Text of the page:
Growing an Orange Tree from seed


How to grow orange trees from seeds

Orange trees are usually propagated by grafting. If we want to start an orange tree from seed, we have to understand that the orange tree grown from seed may not bear fruits for the first 10-12 years or more. It may not be able to bear fruit for the whole of its lifetime. Moreover, the tree will be susceptible to various diseases. These are the reasons why commercial orange growers never choose this method. They rather choose to use grafted seedlings. In that way, they benefit from a combination of a healthy mature tree with a desired highly productive variety. Thus, they can harvest a fair production after 2-3 years.

However, if we want to start from seed, the first thing we have to do is cut an orange in the middle and carefully collect its seeds. This may turn to be more difficult than it seems, because nearly all popular orange varieties are seedless.

Once we find a non-seedless orange, we have to wash the seeds with water and soap. Then, we carefully unpeel the seeds. We carefully rip the seed with our nails, in order to get rid of the various membranes that protect the inner part of the seed and will surely delay germination. The best season for sowing the seeds is during the spring, when the soil is warm enough (temperature over 60 °F- 15 ° C). We have to sow many seeds, since only a fraction of them will finally turn into young seedlings. Sowing takes place inside a big pot in lines spaced 3 inches (8.5 cm) and the seeds are sown on the line at a distance of 1 inch (2.5 cm). The soil mix consists of sand, soil and/or compost or other potting mix. We lightly press the seedling into the soil mix and cover with a layer of clean river sand to a depth of 0,7-1 inch (1.5-2 cm). Some growers cover the pot with a dark plastic bag, in order to create greenhouse conditions. The pots must be placed in a dark and warm place for 10-12 days. The soil should be kept moist (but not soggy) until seedlings appear.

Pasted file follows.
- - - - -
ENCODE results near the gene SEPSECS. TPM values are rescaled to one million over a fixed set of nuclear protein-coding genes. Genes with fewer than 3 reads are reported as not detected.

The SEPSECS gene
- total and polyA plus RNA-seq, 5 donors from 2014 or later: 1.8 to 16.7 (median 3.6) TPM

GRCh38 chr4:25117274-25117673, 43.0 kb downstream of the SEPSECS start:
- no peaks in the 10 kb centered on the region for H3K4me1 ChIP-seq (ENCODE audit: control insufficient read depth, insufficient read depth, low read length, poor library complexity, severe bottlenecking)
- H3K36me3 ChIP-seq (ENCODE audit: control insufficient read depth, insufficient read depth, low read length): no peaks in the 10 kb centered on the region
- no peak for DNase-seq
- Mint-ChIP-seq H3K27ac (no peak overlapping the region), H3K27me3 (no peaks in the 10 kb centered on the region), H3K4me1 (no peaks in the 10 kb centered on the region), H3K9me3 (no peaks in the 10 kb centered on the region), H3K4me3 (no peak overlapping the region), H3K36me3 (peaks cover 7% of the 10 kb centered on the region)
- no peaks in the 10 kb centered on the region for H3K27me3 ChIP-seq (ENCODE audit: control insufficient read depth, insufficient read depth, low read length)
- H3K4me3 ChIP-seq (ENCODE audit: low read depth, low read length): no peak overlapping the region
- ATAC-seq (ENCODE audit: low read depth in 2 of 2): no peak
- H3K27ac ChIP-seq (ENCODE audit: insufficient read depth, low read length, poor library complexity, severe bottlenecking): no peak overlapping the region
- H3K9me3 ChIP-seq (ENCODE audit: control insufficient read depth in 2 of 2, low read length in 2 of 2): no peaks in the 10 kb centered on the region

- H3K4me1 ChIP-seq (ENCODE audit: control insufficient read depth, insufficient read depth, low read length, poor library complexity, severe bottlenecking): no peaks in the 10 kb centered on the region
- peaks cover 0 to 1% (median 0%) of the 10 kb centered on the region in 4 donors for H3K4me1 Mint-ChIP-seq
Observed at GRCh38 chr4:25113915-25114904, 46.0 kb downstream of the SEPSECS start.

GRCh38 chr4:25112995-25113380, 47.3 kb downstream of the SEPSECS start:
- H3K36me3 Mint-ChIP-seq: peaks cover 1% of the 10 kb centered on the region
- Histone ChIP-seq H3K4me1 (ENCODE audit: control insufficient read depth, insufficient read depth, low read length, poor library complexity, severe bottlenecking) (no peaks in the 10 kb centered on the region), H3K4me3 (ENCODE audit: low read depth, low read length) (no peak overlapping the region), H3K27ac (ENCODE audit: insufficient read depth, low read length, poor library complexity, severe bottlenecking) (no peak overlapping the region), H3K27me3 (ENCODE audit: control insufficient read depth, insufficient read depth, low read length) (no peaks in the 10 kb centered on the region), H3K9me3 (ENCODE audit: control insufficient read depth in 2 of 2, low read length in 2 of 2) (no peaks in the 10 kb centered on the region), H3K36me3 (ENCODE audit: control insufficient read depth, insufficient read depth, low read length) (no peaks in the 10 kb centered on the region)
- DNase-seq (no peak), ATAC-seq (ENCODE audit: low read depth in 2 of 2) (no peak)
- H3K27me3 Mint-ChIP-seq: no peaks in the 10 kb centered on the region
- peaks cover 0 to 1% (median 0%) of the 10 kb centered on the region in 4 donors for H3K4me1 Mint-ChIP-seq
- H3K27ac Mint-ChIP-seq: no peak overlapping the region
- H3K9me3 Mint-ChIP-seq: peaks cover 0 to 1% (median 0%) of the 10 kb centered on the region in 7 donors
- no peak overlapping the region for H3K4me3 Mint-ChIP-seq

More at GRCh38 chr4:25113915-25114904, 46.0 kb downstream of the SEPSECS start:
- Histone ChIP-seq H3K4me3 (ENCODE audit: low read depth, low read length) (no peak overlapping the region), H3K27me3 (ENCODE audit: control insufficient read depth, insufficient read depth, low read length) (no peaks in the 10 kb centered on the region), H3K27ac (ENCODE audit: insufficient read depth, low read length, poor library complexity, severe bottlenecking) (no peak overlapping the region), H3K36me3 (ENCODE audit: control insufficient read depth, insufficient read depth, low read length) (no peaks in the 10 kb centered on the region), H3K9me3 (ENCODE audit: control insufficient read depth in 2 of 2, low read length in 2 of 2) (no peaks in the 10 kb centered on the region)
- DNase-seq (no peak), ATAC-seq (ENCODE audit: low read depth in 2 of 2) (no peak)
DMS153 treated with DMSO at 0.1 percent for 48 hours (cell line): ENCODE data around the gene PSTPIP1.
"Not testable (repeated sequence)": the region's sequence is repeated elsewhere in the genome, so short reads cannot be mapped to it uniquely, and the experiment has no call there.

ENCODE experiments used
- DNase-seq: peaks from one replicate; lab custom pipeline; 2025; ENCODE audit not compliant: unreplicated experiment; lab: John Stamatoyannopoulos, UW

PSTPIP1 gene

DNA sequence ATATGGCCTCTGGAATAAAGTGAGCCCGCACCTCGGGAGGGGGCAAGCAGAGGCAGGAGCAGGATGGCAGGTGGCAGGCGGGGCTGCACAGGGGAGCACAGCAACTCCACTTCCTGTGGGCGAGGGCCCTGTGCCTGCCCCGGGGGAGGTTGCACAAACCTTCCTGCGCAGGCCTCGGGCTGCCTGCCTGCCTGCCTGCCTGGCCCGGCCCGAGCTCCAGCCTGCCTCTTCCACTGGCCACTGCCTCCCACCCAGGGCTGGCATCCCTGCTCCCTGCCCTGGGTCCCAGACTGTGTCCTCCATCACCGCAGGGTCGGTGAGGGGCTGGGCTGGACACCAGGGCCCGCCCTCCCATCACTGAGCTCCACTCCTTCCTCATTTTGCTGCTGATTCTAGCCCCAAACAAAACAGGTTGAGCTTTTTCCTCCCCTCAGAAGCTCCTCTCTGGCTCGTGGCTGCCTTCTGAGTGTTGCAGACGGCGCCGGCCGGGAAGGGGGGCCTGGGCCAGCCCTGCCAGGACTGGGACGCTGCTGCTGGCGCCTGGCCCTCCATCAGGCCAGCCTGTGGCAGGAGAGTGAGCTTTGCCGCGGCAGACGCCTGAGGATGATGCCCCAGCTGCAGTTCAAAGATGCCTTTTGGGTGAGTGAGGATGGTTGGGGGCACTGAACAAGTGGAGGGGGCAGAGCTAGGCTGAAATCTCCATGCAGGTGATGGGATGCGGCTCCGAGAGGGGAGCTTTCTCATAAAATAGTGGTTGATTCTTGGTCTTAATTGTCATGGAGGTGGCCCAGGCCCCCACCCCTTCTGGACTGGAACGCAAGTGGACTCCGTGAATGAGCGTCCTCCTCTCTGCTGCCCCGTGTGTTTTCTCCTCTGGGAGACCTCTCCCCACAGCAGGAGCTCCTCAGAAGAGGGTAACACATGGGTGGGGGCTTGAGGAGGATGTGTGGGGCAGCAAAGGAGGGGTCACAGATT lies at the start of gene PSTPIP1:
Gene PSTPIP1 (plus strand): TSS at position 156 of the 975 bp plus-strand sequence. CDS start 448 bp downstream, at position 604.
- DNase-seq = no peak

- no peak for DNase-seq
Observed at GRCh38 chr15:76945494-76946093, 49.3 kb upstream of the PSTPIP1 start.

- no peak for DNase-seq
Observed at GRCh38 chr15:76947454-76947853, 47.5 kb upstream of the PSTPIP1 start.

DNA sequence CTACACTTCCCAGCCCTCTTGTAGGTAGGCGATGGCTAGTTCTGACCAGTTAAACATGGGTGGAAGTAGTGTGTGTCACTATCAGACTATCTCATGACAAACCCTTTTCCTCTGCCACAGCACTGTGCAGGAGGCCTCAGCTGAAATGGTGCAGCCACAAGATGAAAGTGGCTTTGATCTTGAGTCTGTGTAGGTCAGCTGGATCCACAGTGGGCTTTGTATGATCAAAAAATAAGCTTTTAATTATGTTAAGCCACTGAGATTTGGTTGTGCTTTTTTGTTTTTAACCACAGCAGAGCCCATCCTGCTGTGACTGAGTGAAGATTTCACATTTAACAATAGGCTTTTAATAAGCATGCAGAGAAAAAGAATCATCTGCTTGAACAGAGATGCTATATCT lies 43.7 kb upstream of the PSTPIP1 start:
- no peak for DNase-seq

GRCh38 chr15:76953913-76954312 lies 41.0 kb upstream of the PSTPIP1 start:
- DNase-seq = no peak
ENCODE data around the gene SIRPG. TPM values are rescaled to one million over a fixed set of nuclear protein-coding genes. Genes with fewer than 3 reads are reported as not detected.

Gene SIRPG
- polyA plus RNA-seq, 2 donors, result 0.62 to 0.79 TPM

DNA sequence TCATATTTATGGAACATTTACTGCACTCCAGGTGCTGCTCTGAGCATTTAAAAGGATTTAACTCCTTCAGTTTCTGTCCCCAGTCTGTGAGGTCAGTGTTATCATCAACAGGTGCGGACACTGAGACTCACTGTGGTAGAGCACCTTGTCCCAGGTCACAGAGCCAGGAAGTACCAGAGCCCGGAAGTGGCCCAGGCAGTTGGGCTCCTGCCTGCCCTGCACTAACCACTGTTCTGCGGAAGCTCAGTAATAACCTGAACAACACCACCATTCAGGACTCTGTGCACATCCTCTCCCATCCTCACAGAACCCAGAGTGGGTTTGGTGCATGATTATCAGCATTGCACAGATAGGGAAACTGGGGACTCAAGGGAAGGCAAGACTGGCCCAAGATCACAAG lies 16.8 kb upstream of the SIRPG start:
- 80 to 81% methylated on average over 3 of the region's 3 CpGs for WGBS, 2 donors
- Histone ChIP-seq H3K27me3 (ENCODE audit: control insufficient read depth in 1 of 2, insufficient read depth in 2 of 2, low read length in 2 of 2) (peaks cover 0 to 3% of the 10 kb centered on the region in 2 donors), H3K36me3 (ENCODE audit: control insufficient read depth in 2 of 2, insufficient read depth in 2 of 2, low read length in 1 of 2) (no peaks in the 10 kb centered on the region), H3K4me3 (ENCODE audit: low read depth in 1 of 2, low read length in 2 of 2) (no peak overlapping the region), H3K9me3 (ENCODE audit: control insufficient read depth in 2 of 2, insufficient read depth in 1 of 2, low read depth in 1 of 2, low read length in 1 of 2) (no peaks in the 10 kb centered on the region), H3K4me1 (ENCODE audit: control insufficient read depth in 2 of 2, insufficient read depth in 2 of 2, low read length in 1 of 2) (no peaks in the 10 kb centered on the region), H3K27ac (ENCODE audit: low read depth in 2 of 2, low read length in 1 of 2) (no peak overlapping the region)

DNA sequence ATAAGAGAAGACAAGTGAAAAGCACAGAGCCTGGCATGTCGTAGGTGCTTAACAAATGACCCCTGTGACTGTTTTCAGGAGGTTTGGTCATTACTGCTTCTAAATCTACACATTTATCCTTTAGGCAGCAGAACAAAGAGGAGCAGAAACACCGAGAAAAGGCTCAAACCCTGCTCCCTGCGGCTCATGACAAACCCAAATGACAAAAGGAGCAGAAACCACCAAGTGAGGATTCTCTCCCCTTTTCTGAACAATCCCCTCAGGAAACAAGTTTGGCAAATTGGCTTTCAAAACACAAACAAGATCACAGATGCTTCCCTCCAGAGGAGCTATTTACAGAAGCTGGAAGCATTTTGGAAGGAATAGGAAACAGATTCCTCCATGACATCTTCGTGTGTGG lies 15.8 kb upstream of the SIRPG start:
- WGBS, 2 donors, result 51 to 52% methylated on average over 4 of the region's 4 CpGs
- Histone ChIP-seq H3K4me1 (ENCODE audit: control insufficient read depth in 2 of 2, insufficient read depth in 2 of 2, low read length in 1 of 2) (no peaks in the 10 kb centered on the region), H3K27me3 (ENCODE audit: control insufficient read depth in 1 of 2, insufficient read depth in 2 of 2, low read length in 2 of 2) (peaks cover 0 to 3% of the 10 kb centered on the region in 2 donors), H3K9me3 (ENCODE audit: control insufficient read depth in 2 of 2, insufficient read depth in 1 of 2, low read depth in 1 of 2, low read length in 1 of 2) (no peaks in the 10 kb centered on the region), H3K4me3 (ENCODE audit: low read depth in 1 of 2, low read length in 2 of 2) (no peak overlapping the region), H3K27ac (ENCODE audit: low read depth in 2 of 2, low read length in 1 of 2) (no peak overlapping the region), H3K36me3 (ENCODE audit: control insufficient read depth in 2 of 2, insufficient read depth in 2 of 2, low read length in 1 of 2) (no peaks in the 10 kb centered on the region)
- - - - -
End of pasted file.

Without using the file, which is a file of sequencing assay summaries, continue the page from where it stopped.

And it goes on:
When seedlings are in a height 8-11 inches (20-30 cm), we can transplant them in larger individual pots filled with soil, fertilizer and well rotted manure. Generally, the young seedlings shall have access to plenty of sunlight, but they must experience their first winter in a protected indoors environment.

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Orange Plant Information

Orange Fruit Information

Growing an Orange Tree from seed

Growing Orange Trees from cuttings

Growing Orange Trees Commercially

Q&As Orange Trees

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